Improving and sustaining performance through rewards

rewards In a highly competitive business world, a motivated workforce has become the key to the survival and success of any business organization. In a free market system, the customer has become the king, and the entire business revolves around him. The customer of today is spoilt for choices, he is demanding, and he is hard to please. Therefore, to achieve the customer’s loyalty, the employees of the organization can make the real difference.

However, the basic human psychology is that a person will not work unless there is sufficient motivation for him to do so. To ensure that the employees operate at the maximum efficiency levels, and perform up to the best of their ability and potential, an organization needs to have an effective rewards system in place along with other programs and activities. The system must be competitive, in tune with the times, and more importantly, it must be just and fair. Furthermore, the reward system must be wholly positive, as far as possible. A negative rewards system can end up de-motivating the employees, and fail in its goal of improving their performance. (1)

Rewards have to be a combination of monetary as well as non-monetary rewards. The monetary rewards are crucial to any employee reward system, because money is a strong motivator. People render their services to a corporate organization in return for monetary payment. Therefore, the importance of financial rewards cannot be undermined. However, it is equally crucial to devise a fair system that is performance-linked. The performance-linked system encourages the employees who are performing well, and at the same time, it gives a new aspiration to others who may not be performing up to the mark. (2)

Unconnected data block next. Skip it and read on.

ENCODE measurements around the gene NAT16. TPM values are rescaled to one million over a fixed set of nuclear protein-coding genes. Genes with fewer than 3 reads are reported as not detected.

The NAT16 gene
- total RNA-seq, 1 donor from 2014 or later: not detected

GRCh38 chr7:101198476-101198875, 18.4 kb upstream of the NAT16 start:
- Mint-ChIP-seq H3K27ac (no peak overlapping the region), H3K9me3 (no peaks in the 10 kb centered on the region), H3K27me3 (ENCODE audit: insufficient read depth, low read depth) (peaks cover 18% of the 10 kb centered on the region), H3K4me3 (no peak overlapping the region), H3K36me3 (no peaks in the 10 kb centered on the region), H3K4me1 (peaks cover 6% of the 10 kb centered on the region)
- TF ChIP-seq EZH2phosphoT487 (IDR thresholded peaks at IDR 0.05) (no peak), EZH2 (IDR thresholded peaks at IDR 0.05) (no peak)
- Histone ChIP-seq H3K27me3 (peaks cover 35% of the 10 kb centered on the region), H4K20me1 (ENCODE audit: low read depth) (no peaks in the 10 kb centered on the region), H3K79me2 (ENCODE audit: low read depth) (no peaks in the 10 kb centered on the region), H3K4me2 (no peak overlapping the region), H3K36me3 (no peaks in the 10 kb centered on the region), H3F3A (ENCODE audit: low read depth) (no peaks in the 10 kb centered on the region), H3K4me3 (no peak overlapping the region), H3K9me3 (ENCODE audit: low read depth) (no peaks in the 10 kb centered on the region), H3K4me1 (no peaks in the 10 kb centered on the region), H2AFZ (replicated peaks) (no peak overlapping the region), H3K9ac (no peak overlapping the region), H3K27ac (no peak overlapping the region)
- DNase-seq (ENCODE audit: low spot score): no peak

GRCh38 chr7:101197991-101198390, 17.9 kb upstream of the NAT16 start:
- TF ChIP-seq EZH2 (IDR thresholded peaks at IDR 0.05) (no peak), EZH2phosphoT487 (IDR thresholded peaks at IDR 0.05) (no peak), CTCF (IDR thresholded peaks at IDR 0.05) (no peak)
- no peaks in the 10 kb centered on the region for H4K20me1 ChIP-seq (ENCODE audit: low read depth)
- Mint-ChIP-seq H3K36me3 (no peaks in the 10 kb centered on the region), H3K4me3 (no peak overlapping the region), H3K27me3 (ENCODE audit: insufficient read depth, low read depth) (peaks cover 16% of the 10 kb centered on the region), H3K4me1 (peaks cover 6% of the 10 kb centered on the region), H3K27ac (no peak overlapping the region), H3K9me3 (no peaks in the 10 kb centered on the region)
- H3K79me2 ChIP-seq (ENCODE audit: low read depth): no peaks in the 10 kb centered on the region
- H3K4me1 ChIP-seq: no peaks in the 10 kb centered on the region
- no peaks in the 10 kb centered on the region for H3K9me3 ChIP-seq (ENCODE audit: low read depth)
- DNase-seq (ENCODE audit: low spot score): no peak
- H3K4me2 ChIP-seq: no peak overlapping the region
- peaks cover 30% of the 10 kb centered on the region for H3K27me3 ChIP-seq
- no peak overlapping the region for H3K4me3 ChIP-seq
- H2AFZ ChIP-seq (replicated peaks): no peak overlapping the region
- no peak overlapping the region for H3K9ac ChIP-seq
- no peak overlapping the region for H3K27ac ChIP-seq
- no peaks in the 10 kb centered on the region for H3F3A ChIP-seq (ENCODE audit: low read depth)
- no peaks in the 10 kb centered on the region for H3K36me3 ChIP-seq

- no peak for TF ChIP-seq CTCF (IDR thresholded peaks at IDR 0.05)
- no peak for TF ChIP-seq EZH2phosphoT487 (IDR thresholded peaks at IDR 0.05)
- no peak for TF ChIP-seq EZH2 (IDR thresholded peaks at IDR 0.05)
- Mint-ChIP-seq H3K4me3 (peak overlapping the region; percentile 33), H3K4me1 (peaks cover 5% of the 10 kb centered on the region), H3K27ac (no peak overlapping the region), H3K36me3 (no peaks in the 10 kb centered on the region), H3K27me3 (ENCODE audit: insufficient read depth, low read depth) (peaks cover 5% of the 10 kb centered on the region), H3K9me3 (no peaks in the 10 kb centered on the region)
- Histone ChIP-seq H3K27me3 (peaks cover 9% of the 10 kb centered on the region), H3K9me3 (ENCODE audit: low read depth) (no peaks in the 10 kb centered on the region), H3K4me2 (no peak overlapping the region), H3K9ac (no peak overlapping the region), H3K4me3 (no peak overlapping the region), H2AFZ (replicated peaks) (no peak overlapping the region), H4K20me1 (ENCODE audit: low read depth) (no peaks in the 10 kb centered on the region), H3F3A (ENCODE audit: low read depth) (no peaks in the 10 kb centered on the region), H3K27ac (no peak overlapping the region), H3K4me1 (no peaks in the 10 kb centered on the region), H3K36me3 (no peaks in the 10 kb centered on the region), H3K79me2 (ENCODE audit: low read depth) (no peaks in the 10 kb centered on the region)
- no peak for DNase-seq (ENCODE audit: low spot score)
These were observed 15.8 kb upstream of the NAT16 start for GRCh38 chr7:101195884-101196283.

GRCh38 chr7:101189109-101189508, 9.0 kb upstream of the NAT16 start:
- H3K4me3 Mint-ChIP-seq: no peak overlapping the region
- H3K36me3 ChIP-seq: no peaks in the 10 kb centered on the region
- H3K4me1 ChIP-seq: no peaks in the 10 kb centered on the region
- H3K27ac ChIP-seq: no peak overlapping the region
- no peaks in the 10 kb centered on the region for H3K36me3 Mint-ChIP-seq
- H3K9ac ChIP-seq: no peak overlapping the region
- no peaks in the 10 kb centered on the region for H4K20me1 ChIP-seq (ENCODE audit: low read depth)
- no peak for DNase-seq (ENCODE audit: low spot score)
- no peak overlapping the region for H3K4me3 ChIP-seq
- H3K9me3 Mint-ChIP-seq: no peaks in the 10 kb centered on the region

In the Indian context, the rise of services sector after the opening up of the Indian economy in the 1990s has brought about a sea change in the outlook of the corporate managements towards their employees. The human resource-intensive Information Technology sector in India led from the front in this regard, and showed how a liberal rewards system can power the growth of an organization. Infosys Technologies is a classic case in point. It treated its employees as associates and partners, and created a new revolution by giving away stock options to its employees as a reward for their performance. The result was that Infosys got the finest talent to work for the company, and the employee dedication and loyalty index was very high. The company grew rapidly and ranked among the leading offshore IT service providers in the world because of its world-class service quality delivered to its global clients.

The Tata Group of Companies, Unilever India, Wipro Technologies, ICICI Bank, and P&G are some other examples of leading Indian companies that have created innovative systems of rewarding their employees with liberal bonuses and other forms of incentives. However, despite the top layer of corporate India realizing the importance of rewards, there is a large section of Indian industry that still lags behind in employee motivation. According to one Gallup study, 60 to 80% of Indian workers are still not highly motivated about their work. They feel little or no loyalty, passion or motivation on the job. They are putting in the hours, but they are not doing a great job and they are certainly not happy at work. (3)

This is a serious flaw of the Indian corporate management at a broad level. There is a strong need to create more awareness and introduce more innovative and popular employee reward systems to ensure an improved work performance on a sustainable basis. This is the key of survival for corporate India in a globally competitive business environment dominated by multi-national corporations.

 

- Vikas Vij (views expressed in the article are that of the author)

Sources:

(1) Harpaz, I. (1990) The importance of work goals: an international perspective. Journal of International Business Studies.

(2) Entrepreneurship: Motivation, Performance, Rewards, by Anand Saxena, Deep and Deep Publications

(3) http://www.indianmba.com/Faculty_Column/FC818/fc818.html

 

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